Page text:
When Your Mind Won’t Wind Down


Where Is The Off Switch?

Have you ever been so wound up with thoughts or concerns that your brain refused to allow you to fall into blissful sleep? As long as your emotions are influenced by excessive amounts of stress, the pressure will continue to spark anxiety which will continue to rob you of sleep, even if your body is completely wiped out. A vicious cycle of insomnia not only prevents the body from getting the restorative sleep it needs, it can contribute to depression or panic disorder.

People are so busy these days that it can be a challenge to check off everything on to-do lists, so it is rather common to see folks working right up until bedtime. However, if you are having problems turning off your thoughts at night, you must break this habit and allow yourself to calm your mind in preparation for sleep. That means you need to avoid activities like housework, checking emails, paying bills, or any other activity which keeps your mind active, for at least an hour before your usual bedtime.

Anxiety and Sleep

What fuels the mind and makes it work overtime in the majority of cases is anxiety. The bed is supposed to be a place for sleep, yet many individuals lie in bed with thoughts spilling over, and are unable to get the thoughts to cease because they provoke anxiety. The chances of solving any problems while trying to fall asleep are slim, so the constant worrying only serves to interrupt much-needed sleep. Honestly, how often have you been able to solve an issue you were worried about, after you crawled in bed? Your mind will be better equipped to solve any issues which plague you if you shut off your thoughts and allow the restorative benefits of sleep to take over.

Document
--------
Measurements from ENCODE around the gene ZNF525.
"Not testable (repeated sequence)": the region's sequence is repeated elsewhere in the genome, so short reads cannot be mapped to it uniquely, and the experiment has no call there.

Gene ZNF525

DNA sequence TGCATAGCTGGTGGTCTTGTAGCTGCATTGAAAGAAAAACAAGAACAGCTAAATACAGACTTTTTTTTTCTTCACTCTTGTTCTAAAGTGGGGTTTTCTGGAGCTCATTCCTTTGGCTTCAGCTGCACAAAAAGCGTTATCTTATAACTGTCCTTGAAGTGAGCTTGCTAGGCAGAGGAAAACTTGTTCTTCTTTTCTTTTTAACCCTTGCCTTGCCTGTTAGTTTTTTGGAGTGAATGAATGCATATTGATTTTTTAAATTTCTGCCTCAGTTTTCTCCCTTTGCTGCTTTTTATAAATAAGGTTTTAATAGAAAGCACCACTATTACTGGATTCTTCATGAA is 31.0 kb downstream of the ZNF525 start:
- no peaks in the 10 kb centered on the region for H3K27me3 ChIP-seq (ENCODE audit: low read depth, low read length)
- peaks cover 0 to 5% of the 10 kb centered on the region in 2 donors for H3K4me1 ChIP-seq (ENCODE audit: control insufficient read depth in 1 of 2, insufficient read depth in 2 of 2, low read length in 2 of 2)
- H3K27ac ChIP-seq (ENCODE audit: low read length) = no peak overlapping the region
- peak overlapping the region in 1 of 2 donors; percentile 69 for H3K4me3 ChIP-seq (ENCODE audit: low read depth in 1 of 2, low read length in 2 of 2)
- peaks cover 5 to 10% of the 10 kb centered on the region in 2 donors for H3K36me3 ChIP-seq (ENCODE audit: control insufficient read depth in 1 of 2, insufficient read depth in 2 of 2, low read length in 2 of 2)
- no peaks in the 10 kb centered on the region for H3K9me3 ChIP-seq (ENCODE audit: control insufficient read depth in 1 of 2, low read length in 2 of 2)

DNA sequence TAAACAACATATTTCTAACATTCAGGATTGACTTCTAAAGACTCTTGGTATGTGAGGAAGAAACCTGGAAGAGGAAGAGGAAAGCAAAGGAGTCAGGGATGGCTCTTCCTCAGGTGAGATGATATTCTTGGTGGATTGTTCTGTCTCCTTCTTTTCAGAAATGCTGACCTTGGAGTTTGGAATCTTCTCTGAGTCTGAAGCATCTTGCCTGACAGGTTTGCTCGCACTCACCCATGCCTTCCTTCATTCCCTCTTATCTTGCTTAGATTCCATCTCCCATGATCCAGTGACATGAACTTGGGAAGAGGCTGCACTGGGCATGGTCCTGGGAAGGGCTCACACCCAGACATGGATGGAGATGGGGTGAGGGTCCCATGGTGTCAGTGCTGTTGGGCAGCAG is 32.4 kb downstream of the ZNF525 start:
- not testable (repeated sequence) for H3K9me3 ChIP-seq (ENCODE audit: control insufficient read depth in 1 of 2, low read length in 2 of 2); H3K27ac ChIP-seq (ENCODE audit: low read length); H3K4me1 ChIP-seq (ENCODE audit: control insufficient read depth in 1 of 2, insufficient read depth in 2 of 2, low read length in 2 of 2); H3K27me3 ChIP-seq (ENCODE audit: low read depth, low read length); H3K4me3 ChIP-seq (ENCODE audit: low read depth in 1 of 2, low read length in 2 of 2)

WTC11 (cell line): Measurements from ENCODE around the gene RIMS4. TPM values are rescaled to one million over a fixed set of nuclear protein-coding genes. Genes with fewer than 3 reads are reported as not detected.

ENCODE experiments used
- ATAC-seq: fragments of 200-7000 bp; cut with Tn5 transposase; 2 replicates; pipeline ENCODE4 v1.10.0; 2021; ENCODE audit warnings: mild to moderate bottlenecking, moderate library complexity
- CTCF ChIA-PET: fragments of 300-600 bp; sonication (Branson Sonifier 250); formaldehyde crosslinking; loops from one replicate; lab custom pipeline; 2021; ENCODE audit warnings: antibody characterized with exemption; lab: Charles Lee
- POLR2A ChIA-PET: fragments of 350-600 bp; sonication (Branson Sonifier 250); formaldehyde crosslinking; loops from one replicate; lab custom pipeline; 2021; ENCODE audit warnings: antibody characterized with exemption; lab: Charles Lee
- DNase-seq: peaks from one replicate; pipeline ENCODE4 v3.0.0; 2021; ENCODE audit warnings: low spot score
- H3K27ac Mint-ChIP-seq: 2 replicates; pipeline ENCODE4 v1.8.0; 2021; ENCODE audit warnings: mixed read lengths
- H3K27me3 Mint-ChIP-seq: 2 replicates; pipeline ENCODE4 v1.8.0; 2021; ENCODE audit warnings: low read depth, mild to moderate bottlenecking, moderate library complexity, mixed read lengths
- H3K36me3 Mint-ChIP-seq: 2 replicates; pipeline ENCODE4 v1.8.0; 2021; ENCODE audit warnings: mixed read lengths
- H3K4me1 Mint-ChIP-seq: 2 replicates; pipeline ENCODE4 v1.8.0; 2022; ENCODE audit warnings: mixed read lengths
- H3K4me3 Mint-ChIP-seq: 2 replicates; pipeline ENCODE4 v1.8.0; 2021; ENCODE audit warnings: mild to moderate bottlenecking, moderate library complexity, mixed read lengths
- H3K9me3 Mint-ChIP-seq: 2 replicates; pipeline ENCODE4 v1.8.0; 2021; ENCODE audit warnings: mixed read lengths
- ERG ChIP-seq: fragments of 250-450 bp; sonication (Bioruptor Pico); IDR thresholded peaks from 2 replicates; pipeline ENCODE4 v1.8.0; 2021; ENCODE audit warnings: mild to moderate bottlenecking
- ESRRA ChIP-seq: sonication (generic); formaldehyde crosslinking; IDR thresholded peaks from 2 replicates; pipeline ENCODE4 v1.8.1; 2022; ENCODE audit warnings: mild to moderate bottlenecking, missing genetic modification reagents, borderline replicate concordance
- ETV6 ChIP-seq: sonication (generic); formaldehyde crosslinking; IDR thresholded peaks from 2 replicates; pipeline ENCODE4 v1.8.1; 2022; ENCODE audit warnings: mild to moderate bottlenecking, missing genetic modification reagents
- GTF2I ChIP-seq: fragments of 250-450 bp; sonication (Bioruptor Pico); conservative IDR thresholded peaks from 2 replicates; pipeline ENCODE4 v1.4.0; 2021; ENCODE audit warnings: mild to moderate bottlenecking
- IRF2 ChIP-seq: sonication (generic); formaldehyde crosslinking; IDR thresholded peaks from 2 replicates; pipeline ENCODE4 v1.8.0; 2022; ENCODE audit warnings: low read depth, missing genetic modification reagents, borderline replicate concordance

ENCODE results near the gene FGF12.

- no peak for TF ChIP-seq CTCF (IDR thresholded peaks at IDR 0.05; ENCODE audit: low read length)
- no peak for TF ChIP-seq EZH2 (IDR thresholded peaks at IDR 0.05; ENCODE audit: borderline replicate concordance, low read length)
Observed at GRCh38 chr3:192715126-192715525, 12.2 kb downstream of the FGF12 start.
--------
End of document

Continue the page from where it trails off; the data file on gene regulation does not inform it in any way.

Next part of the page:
Go To Paradise

Try redirecting your thoughts by practicing guided imagery. While lying in bed, close your eyes and imagine a beautiful place, such as a tropical paradise. Breathe slowly and evenly, while imagining hearing the waves crash on the beach, and feeling the sand and the warmth of the sun. You can even play ambient sounds of the ocean to help you visualize the scene. This relaxation technique can be extremely effective in not only shutting off the endless chatter in your brain, but also in getting you to fall asleep.

If you are concerned that ideas or concerns will pop into your head in the middle of the night, keep a notebook and a pen next to your bed. Once you write something down, put the notebook away and let it go. Remember that it really can wait until tomorrow.

How Social Media Has Messed Us Up

The majority of us can’t even imagine being without our cell phones. The relatively tiny devices we carry around with us now function as GPS devices, marvelous computers which connect us to every part of the world, tie us into a massive information network which we have become entirely reliant on, and also happen to function as the basic communication aids which were originally invented by Italian inventor Antonio Meucci in 1849 (Alexander Graham Bell won the credit in 1876 as a result of winning the first U.S. patent).